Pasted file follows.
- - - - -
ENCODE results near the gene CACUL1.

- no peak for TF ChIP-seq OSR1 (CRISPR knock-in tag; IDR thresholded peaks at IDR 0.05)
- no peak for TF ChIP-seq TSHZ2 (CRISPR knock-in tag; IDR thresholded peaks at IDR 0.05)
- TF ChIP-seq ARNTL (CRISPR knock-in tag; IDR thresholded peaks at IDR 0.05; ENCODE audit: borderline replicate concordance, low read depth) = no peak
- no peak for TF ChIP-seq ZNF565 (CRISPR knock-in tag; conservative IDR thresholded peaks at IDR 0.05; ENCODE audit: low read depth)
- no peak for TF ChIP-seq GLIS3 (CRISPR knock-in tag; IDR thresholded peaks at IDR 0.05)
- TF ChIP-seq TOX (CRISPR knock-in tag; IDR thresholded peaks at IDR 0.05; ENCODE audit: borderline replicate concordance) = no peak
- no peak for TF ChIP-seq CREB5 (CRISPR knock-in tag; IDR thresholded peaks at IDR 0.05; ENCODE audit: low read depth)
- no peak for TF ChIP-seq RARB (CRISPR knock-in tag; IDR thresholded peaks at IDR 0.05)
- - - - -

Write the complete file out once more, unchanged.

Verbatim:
ENCODE results near the gene CACUL1.

- no peak for TF ChIP-seq OSR1 (CRISPR knock-in tag; IDR thresholded peaks at IDR 0.05)
- no peak for TF ChIP-seq TSHZ2 (CRISPR knock-in tag; IDR thresholded peaks at IDR 0.05)
- TF ChIP-seq ARNTL (CRISPR knock-in tag; IDR thresholded peaks at IDR 0.05; ENCODE audit: borderline replicate concordance, low read depth) = no peak
- no peak for TF ChIP-seq ZNF565 (CRISPR knock-in tag; conservative IDR thresholded peaks at IDR 0.05; ENCODE audit: low read depth)
- no peak for TF ChIP-seq GLIS3 (CRISPR knock-in tag; IDR thresholded peaks at IDR 0.05)
- TF ChIP-seq TOX (CRISPR knock-in tag; IDR thresholded peaks at IDR 0.05; ENCODE audit: borderline replicate concordance) = no peak
- no peak for TF ChIP-seq CREB5 (CRISPR knock-in tag; IDR thresholded peaks at IDR 0.05; ENCODE audit: low read depth)
- no peak for TF ChIP-seq RARB (CRISPR knock-in tag; IDR thresholded peaks at IDR 0.05)